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Senate Subcommittee Grades Rating Agencies

by Vicky Ku
Eyes On Wall Street |

In a recent hearing, the Senate Permanent Subcommittee on Investigations lambasted credit ratings agencies for their role in the financial crisis. During an April 23 hearing, the Senate Subcommittee found that the credit rating agencies were "too influenced by investment bankers," and had used credit ratings models with inaccurate and inadequate data. The findings came on the heels of an 18-month long investigation into some of the causes and consequences of the financial crisis.

The Subcommittee released several damning email messages, one from a Standard & Poor (S&P) employee who explained that it was necessary to "discuss adjusting criteria" for assessing housing-backed securities "because of the ongoing threat of losing deals." Another email complained of having to use resources "to massage the sub-prime and alt-A numbers to preserve market share."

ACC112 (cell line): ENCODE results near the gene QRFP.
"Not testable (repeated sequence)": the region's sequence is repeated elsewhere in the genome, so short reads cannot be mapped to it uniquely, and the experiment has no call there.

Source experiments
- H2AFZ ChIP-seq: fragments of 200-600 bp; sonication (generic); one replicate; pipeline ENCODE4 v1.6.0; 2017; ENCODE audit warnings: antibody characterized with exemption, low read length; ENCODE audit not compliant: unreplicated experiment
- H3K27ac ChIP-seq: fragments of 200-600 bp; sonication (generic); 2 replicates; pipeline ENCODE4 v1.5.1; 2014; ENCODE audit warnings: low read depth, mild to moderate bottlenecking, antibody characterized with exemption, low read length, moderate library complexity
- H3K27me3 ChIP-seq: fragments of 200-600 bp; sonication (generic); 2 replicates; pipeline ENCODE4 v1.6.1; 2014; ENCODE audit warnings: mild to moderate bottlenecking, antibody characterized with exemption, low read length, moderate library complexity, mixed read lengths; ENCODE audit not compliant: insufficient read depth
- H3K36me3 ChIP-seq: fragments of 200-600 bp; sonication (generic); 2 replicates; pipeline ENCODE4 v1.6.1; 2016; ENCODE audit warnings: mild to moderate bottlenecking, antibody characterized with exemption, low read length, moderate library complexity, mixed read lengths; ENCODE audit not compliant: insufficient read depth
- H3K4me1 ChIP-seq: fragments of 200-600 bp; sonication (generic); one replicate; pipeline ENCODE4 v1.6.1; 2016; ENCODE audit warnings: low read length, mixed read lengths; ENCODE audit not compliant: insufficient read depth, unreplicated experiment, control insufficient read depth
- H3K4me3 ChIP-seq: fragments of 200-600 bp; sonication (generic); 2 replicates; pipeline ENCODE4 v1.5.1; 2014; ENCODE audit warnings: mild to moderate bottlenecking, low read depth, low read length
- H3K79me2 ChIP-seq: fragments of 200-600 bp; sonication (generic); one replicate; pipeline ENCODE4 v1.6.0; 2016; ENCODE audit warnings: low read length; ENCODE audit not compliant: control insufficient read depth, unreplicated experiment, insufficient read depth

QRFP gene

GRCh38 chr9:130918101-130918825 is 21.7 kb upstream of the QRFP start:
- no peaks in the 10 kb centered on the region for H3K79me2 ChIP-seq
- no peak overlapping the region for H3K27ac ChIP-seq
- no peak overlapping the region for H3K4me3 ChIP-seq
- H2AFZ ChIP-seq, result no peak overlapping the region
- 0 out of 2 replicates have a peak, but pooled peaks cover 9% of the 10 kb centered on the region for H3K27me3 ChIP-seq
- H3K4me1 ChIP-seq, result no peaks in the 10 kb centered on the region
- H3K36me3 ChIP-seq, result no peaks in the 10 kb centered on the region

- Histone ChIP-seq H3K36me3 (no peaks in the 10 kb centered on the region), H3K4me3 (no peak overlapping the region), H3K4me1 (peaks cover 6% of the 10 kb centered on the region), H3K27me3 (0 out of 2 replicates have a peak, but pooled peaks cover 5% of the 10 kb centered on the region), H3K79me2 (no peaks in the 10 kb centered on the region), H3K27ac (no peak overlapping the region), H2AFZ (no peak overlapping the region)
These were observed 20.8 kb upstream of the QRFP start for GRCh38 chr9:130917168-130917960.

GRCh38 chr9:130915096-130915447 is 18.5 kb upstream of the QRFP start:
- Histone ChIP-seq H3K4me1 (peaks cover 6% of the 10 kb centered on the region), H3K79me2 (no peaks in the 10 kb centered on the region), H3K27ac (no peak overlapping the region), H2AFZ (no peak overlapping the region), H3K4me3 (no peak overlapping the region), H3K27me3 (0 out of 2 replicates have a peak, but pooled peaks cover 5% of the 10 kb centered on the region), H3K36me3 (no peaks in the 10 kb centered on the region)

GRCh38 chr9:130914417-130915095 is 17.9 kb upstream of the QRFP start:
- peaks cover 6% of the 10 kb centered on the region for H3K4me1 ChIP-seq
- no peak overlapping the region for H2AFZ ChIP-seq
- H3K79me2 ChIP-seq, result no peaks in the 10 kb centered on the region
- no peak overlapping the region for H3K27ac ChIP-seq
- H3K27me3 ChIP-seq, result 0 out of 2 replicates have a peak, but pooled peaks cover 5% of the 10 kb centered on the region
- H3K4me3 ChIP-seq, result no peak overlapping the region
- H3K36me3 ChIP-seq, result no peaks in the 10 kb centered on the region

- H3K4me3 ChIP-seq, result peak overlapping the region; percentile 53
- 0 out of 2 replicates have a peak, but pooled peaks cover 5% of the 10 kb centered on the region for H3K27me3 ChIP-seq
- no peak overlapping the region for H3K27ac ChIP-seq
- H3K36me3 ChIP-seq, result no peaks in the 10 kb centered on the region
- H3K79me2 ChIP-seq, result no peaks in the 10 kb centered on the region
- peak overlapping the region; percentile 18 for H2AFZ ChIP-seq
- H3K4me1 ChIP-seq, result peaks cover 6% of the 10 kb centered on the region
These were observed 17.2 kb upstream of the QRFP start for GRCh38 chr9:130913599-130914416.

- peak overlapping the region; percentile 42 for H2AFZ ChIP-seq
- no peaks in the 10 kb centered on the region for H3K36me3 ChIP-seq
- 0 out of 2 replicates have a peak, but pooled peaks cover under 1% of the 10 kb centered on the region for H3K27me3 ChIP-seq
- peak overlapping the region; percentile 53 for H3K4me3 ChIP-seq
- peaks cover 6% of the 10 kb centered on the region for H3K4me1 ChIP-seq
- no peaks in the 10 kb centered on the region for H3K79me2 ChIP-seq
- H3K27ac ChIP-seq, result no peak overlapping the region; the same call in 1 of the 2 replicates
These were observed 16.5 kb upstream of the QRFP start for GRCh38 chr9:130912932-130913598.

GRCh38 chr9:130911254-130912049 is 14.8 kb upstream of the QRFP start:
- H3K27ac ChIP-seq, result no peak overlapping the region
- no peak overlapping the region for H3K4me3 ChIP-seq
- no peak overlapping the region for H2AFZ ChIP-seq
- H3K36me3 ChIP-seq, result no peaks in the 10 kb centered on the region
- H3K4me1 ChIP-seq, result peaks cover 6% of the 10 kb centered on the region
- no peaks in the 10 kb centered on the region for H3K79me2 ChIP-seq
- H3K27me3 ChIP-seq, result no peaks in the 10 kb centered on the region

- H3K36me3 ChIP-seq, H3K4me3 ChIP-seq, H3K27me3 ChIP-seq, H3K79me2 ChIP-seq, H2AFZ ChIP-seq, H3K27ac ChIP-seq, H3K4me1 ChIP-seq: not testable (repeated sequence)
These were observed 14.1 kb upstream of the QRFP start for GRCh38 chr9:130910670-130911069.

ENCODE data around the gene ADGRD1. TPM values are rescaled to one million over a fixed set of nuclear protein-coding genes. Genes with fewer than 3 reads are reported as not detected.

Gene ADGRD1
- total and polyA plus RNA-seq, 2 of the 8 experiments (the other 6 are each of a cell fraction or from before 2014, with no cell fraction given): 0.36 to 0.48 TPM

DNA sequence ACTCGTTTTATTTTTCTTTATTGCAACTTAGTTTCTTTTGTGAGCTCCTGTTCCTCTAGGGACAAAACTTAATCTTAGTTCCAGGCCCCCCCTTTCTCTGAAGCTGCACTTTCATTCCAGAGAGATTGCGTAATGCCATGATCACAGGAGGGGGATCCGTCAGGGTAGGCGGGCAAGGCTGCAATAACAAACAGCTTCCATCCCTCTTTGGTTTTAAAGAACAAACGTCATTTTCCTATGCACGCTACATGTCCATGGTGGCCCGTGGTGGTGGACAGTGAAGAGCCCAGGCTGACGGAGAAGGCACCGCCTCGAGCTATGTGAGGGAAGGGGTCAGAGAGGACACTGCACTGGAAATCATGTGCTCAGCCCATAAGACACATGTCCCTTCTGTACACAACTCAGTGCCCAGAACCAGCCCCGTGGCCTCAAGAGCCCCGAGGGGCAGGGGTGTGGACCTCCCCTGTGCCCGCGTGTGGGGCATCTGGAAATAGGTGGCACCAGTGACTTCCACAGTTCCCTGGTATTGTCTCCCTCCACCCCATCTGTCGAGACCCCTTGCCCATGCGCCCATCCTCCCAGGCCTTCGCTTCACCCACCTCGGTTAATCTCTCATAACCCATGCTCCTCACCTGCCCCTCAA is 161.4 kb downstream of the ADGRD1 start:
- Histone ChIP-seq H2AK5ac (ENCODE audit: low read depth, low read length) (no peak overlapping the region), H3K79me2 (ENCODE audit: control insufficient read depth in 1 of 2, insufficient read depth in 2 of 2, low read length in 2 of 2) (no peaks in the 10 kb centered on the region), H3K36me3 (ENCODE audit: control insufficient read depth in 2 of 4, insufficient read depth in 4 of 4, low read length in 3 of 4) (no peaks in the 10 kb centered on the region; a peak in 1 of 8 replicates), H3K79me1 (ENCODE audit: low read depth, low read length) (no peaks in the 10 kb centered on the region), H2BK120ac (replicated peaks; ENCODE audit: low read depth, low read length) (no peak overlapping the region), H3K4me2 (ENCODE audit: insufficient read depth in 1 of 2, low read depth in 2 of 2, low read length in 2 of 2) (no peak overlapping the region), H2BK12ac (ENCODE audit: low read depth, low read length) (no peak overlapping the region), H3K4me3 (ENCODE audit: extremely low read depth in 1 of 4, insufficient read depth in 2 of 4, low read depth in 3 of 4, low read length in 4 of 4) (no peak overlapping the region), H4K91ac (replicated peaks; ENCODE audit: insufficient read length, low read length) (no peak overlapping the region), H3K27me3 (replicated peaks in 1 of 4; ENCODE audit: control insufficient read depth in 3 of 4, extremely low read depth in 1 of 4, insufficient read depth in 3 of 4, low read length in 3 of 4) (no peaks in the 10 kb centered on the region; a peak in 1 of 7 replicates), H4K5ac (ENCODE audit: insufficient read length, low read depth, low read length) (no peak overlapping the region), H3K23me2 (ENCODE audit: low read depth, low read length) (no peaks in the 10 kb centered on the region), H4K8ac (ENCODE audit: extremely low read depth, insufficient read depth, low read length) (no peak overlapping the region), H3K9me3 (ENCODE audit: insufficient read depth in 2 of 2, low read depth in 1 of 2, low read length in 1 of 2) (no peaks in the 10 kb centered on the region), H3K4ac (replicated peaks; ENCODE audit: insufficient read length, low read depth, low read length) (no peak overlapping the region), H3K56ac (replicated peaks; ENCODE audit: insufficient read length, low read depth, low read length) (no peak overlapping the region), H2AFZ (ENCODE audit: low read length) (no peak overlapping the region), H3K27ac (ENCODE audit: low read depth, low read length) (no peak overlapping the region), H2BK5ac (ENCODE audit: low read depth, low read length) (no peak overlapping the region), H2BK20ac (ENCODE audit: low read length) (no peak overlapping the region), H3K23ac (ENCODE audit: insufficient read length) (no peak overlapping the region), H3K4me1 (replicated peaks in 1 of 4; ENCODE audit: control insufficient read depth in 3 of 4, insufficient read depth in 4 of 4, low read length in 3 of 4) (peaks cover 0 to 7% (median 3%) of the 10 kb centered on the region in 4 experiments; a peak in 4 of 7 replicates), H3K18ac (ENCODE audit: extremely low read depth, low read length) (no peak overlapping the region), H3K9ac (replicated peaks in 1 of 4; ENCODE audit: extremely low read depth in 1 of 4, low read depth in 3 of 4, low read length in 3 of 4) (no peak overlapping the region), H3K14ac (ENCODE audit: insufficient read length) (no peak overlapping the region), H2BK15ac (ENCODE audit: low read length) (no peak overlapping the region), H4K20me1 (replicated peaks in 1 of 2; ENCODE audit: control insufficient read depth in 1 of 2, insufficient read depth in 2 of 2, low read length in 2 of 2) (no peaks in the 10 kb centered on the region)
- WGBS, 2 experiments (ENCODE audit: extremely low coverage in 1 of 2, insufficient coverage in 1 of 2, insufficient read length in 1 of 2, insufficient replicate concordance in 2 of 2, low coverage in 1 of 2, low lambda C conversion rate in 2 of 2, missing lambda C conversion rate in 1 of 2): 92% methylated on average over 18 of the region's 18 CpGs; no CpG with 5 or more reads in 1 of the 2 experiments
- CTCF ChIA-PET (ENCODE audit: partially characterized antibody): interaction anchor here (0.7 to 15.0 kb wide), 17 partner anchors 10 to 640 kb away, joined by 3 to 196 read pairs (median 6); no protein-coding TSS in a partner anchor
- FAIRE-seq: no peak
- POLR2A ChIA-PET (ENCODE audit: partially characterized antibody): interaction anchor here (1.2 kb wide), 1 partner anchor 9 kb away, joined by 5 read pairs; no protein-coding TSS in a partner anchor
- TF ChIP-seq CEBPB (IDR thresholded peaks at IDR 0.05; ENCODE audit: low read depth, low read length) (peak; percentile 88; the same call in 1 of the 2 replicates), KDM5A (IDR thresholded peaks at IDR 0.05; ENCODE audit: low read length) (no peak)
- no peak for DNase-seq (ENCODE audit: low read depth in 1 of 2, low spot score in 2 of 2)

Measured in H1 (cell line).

Former executives at both Moody's and S&P testified that competitive pressures and conflicts of interest were allowed to consistently undermine accurate, fair and unbiased ratings of complex securities that Wall Street sold to investors. Eric Kolchinsky, a former managing director at Moody's who oversaw the ratings of collateralized debt obligations backed by subprime mortgages, testified that "[i]t was an unspoken understanding that loss of market share would cause a manager to lose his or her job."

The results of the agencies' conflicts of interest are all too apparent. From 2002 to 2007, the credit rating agencies earned record profits, reporting $6 billion in gross revenues in 2007. However, 93% of all AAA-rated subprime-mortgage-backed securities issued in 2006 have now been downgraded to junk status. In a recent hearing, the Senate Permanent Subcommittee on Investigations lambasted credit ratings agencies for their role in the financial crisis. During an April 23 hearing, the Senate Subcommittee found that the credit rating agencies were "too influenced by investment bankers," and had used credit ratings models with inaccurate and inadequate data.